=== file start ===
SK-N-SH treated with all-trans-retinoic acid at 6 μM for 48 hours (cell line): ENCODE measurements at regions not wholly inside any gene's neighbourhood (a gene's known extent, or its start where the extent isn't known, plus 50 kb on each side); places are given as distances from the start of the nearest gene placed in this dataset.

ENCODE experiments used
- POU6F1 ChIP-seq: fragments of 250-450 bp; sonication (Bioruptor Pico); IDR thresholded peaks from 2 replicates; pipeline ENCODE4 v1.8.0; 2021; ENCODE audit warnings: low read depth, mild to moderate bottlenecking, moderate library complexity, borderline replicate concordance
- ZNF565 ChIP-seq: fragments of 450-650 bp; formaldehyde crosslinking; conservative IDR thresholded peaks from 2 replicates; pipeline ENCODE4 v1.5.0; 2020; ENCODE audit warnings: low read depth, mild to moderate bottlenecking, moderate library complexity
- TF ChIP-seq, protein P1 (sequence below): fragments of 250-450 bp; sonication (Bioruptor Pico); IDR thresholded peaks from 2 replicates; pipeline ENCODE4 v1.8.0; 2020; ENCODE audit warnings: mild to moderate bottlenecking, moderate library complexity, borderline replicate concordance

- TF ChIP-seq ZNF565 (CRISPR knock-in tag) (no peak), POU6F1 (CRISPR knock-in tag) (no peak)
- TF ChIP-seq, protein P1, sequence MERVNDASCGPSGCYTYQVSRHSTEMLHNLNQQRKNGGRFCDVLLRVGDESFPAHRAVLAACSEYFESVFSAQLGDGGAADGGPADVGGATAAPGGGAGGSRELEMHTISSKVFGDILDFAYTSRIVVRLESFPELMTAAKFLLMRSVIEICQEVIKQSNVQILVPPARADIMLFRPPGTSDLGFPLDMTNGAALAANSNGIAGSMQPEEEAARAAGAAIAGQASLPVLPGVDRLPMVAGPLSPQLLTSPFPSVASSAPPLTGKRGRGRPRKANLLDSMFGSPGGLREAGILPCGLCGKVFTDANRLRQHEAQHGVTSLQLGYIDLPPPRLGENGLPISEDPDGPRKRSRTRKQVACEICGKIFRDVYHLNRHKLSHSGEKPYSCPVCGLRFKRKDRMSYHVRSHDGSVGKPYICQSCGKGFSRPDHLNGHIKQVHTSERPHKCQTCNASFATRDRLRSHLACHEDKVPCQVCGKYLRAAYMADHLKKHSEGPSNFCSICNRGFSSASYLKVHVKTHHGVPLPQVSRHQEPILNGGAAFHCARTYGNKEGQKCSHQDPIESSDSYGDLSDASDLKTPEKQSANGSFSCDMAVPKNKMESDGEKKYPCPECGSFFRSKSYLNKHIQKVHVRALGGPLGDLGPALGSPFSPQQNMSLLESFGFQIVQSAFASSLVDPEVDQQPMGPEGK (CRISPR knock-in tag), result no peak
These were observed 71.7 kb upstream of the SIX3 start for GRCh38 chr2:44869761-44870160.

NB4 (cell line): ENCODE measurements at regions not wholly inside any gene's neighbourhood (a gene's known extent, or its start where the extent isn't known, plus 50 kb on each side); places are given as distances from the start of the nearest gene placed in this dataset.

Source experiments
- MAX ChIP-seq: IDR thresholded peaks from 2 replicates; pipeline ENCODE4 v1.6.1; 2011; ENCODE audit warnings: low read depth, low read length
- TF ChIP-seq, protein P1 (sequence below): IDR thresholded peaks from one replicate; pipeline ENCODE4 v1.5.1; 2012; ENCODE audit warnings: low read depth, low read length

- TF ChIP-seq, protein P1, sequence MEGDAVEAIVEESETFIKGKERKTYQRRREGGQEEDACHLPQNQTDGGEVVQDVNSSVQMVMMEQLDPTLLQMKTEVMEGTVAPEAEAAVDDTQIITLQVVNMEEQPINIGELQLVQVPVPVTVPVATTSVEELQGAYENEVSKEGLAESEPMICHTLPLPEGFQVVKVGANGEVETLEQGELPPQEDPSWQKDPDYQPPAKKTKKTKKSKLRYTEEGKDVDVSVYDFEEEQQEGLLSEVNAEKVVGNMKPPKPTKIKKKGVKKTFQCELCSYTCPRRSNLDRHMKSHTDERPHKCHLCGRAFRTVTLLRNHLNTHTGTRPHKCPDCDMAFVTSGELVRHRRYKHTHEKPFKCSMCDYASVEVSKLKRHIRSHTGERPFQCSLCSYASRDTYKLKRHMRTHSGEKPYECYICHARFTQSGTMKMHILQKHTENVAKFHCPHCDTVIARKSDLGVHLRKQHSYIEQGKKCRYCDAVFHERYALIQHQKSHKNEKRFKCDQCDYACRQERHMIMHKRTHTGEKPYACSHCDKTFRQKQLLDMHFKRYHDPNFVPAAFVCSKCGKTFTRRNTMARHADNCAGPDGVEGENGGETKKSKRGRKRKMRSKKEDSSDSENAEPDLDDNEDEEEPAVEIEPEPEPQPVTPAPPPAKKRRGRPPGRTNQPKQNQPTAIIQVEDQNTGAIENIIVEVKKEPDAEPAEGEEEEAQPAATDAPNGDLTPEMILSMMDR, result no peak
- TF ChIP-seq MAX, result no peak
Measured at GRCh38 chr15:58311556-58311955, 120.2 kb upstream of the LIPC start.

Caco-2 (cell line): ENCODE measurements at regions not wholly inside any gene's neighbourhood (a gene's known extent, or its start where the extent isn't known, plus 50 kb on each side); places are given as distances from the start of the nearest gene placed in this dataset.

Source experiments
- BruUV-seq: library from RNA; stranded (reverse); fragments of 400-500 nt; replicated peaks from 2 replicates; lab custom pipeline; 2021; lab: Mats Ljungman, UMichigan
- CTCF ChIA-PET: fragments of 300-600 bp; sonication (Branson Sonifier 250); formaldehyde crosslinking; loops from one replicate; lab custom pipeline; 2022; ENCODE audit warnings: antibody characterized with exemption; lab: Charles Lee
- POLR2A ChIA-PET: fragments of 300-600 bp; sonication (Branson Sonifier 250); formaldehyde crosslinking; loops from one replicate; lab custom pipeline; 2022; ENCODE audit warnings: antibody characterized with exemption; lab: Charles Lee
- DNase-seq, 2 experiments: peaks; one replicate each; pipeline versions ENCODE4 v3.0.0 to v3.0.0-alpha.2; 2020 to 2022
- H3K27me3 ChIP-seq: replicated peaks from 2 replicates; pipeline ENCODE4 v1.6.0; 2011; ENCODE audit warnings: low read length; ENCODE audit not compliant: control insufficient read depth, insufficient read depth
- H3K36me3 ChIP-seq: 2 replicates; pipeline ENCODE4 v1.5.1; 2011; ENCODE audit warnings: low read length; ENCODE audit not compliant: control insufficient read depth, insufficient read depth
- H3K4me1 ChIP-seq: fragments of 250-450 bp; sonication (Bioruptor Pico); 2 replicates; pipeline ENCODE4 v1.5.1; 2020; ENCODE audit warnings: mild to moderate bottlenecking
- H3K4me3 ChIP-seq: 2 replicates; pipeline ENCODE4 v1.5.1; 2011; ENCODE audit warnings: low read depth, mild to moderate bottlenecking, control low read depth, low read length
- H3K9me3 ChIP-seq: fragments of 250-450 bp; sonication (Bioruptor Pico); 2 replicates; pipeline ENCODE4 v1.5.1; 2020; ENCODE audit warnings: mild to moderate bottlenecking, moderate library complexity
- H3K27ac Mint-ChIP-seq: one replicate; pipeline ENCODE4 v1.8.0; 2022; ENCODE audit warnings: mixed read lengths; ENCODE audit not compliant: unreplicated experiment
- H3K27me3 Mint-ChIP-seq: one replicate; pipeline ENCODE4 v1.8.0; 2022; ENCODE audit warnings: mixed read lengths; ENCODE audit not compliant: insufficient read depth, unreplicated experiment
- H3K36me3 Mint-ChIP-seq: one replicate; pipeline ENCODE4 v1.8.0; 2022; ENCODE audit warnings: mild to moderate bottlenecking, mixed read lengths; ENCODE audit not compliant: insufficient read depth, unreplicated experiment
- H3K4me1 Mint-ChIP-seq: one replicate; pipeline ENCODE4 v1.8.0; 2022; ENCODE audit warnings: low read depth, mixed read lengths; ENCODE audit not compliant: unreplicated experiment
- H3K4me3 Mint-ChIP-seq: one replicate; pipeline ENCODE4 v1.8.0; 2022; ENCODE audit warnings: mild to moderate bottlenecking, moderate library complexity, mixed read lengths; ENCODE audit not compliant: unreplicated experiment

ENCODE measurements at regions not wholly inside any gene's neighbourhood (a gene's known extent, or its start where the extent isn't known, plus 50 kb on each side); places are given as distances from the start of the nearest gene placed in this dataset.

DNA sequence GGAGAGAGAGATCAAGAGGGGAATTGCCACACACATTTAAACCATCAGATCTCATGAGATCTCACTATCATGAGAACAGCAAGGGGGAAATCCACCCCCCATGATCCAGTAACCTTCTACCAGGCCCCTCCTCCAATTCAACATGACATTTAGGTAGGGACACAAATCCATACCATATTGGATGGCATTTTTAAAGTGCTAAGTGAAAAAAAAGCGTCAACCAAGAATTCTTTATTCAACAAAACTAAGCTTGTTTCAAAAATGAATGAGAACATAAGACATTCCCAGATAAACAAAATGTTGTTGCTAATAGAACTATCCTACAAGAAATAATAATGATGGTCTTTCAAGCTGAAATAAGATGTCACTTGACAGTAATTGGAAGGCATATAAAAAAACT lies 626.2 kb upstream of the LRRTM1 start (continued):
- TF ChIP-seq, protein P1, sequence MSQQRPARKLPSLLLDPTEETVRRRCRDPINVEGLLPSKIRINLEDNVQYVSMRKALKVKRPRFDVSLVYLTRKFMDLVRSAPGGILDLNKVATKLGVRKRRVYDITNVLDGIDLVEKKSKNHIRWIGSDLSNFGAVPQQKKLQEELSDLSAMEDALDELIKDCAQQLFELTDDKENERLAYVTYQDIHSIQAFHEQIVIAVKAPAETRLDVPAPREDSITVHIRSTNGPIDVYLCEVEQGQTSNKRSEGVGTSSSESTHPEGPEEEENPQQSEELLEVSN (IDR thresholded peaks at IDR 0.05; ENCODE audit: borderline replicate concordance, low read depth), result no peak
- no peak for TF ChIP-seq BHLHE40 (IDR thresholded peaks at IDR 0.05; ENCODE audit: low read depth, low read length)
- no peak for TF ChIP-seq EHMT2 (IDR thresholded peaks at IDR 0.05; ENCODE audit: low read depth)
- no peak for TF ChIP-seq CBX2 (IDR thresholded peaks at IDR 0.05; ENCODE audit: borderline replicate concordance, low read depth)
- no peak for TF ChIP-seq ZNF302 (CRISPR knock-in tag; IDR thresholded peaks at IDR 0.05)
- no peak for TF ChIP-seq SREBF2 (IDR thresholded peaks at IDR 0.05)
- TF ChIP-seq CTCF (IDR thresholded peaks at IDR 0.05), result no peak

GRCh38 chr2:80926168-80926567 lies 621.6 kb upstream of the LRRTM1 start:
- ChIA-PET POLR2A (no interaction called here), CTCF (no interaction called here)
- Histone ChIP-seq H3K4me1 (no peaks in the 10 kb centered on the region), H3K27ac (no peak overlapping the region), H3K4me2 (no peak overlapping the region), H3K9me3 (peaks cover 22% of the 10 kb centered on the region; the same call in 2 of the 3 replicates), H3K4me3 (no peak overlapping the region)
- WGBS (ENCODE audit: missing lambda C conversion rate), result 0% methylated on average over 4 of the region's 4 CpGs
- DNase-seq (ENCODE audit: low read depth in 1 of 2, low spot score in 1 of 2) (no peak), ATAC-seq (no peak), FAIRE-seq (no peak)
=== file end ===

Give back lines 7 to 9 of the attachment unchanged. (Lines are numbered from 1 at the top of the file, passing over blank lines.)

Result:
- TF ChIP-seq, protein P1, sequence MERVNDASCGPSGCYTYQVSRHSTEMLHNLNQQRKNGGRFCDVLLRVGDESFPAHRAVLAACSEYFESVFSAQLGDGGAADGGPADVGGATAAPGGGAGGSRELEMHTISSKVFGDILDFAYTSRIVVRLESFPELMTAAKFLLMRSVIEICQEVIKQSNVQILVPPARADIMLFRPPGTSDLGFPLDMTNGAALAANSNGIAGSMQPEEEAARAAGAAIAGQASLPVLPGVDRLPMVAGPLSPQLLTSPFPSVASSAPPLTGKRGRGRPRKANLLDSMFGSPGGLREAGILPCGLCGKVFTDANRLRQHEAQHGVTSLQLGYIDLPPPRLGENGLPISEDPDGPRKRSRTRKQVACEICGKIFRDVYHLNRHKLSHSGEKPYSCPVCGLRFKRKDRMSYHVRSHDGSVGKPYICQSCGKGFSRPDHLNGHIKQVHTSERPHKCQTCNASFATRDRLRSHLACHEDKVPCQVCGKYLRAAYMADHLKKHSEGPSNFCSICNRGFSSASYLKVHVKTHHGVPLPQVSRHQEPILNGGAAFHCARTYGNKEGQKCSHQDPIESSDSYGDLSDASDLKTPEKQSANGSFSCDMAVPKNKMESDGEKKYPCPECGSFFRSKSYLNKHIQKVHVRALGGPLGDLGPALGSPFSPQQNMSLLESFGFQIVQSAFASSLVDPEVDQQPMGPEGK (CRISPR knock-in tag), result no peak
These were observed 71.7 kb upstream of the SIX3 start for GRCh38 chr2:44869761-44870160.

NB4 (cell line): ENCODE measurements at regions not wholly inside any gene's neighbourhood (a gene's known extent, or its start where the extent isn't known, plus 50 kb on each side); places are given as distances from the start of the nearest gene placed in this dataset.